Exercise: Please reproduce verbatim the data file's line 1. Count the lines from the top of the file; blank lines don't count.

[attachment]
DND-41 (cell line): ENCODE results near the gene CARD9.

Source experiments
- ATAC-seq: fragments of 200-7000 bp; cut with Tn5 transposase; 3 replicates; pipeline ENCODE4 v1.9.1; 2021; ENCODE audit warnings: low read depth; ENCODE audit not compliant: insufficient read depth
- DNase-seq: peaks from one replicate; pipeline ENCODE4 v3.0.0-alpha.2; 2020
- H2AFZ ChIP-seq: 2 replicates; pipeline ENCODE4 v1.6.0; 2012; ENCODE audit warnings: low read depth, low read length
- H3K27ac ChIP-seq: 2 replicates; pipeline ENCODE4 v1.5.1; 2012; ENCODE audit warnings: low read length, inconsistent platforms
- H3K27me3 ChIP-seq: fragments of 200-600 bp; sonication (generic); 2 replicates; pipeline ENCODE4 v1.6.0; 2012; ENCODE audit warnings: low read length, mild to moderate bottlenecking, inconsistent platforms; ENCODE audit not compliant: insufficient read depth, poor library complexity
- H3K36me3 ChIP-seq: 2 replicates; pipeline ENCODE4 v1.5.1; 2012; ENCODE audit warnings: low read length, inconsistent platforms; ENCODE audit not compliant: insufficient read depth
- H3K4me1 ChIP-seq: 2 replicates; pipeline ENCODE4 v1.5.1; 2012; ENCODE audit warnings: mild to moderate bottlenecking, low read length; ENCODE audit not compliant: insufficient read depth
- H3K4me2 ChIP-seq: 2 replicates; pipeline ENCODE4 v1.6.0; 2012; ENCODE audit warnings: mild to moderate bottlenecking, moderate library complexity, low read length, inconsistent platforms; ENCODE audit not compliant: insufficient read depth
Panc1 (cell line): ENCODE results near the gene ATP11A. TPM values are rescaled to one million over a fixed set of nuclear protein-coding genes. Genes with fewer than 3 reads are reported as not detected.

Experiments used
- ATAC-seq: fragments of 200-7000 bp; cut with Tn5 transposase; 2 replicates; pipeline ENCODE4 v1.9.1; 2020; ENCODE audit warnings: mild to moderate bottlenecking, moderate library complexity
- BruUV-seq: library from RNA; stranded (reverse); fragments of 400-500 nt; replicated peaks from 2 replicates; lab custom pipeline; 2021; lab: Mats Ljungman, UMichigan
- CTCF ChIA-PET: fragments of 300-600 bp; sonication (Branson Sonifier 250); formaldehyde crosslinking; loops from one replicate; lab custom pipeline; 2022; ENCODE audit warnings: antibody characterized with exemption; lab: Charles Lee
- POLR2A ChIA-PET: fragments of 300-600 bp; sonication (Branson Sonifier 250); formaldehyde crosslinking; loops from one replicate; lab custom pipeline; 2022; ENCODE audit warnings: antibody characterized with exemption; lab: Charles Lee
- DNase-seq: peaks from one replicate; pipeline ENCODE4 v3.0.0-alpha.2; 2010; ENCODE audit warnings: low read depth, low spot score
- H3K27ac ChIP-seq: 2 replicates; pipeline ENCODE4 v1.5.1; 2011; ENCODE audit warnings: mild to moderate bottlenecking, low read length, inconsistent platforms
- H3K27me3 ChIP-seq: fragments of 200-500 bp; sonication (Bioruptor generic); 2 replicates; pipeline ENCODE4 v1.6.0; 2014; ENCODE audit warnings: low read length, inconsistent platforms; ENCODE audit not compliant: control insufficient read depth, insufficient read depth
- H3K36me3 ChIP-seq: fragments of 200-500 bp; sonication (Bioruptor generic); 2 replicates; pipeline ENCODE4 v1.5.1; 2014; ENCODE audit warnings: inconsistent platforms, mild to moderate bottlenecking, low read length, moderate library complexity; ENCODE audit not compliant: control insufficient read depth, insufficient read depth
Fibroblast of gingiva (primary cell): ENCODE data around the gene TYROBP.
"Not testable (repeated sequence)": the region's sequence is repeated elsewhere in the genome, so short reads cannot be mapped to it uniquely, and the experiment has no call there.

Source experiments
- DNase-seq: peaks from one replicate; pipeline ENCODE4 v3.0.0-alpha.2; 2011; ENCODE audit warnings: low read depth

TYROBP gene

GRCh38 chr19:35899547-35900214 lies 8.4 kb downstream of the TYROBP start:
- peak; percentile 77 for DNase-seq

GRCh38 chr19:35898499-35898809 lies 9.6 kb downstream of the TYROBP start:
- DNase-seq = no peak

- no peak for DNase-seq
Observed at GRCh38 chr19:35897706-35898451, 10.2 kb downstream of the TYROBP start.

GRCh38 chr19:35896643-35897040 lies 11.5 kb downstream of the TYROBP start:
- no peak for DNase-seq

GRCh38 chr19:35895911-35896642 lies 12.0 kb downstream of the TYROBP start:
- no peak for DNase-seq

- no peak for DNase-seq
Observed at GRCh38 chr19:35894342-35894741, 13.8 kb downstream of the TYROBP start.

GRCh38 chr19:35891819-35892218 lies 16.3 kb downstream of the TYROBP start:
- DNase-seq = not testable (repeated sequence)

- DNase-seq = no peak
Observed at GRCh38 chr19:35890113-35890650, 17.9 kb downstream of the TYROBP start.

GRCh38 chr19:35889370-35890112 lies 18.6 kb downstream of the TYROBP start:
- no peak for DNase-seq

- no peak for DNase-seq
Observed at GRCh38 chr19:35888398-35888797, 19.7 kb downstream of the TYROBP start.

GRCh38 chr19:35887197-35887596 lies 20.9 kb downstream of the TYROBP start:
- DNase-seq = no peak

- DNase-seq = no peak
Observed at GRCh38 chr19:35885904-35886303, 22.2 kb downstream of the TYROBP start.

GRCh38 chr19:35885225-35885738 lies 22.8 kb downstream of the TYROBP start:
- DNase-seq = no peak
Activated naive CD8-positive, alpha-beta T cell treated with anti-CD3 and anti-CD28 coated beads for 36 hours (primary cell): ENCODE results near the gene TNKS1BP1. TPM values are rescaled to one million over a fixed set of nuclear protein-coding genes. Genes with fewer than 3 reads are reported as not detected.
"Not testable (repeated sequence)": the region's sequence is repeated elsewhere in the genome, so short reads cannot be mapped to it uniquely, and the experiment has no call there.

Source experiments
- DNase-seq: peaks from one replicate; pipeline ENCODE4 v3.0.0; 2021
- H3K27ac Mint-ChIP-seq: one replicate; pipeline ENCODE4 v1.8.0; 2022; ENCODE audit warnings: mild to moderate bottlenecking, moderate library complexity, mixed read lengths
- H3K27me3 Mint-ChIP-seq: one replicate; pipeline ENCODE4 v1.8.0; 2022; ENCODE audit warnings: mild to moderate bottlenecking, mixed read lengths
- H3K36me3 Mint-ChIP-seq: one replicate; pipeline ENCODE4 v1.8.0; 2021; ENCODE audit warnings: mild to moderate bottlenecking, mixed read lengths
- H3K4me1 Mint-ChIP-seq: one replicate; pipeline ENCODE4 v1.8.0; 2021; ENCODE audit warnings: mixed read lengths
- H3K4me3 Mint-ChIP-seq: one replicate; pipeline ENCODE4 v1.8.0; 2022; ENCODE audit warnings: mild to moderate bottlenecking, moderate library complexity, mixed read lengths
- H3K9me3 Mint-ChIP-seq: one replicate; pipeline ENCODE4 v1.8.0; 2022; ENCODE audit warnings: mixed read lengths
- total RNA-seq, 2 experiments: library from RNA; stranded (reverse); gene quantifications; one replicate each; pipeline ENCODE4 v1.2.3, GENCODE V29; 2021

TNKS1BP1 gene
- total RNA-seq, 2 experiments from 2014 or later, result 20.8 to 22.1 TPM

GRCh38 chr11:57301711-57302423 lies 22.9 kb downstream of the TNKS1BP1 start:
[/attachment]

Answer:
DND-41 (cell line): ENCODE results near the gene CARD9.